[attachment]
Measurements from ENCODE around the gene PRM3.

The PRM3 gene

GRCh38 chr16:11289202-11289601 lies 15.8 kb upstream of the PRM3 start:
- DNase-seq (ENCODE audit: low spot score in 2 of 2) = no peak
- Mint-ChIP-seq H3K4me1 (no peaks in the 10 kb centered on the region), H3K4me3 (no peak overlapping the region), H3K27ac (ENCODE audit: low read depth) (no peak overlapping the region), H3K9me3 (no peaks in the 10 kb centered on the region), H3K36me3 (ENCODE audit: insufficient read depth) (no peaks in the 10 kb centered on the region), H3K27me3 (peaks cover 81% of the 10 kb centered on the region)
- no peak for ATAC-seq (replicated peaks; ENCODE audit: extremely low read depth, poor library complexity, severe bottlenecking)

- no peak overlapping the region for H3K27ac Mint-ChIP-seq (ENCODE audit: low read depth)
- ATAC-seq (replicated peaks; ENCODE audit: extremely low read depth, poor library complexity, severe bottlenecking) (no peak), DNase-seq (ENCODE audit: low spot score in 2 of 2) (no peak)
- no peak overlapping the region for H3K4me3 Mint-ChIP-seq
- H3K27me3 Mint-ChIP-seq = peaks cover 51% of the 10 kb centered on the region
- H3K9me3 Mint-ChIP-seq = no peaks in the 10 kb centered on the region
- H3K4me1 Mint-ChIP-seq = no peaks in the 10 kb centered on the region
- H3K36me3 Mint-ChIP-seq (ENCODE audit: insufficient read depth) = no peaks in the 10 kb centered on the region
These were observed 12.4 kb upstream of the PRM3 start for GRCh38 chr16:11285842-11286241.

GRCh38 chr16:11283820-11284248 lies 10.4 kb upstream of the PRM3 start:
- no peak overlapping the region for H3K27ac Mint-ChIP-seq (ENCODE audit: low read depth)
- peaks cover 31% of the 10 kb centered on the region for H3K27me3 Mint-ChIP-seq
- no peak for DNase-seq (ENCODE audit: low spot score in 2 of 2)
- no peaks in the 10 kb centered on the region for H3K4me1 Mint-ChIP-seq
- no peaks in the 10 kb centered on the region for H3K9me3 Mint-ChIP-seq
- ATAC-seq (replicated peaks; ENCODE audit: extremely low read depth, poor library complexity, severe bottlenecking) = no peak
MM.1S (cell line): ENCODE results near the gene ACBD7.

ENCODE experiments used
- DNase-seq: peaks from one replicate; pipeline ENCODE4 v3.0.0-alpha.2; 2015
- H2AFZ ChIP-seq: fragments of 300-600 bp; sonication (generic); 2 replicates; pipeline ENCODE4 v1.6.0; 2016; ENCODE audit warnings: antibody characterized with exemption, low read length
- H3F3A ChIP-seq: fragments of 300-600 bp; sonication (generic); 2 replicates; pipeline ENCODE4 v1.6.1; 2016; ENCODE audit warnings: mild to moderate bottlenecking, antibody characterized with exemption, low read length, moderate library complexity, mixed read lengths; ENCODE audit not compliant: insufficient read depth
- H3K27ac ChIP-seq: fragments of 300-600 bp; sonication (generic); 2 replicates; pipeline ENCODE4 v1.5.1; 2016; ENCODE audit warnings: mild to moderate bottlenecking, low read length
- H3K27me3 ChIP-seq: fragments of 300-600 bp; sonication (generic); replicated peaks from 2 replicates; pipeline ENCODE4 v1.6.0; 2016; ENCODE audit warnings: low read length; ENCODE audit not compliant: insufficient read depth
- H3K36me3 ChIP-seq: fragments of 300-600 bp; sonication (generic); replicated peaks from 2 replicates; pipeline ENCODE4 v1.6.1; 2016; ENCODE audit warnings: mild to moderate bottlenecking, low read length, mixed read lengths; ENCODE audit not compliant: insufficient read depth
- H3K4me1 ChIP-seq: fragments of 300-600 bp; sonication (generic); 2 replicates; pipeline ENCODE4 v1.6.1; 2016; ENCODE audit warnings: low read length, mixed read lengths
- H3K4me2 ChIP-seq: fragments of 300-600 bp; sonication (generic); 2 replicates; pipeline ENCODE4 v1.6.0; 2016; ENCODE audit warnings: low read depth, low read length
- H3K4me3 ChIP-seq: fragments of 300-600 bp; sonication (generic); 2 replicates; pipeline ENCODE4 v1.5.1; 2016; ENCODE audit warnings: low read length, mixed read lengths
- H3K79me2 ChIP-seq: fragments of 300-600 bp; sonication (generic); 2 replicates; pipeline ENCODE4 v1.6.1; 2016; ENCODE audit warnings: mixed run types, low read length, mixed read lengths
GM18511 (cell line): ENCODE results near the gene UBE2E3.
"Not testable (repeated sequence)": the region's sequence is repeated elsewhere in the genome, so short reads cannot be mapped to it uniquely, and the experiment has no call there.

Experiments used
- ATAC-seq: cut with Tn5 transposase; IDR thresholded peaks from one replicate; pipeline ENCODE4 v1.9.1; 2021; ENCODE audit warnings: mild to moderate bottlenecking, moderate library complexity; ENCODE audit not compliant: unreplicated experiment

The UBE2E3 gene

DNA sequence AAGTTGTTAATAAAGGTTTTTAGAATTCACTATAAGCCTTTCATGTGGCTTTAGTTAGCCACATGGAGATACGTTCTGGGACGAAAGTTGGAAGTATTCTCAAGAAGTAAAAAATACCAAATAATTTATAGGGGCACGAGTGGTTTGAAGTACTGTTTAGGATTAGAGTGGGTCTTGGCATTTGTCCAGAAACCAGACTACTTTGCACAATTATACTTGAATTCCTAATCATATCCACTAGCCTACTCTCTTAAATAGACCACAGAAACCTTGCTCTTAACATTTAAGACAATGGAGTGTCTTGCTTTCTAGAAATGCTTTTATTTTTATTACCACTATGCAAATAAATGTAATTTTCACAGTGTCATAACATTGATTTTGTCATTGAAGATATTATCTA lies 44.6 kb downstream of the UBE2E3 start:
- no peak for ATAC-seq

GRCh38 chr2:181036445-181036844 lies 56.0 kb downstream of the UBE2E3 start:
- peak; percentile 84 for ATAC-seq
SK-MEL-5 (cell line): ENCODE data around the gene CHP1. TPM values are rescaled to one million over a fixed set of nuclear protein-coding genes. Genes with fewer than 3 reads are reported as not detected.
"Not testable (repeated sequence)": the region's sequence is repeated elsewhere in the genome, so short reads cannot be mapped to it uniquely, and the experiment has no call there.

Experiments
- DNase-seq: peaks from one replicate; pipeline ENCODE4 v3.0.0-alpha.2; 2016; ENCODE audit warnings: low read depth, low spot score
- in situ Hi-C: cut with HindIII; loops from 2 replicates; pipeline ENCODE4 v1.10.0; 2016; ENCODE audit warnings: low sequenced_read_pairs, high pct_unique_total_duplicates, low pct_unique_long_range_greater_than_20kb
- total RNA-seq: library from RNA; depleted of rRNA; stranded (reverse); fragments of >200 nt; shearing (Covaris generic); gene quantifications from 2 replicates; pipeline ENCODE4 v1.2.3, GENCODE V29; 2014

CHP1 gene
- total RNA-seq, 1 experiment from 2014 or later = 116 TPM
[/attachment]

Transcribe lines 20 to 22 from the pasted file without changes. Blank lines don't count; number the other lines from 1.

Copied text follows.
- no peaks in the 10 kb centered on the region for H3K9me3 Mint-ChIP-seq
- ATAC-seq (replicated peaks; ENCODE audit: extremely low read depth, poor library complexity, severe bottlenecking) = no peak
MM.1S (cell line): ENCODE results near the gene ACBD7.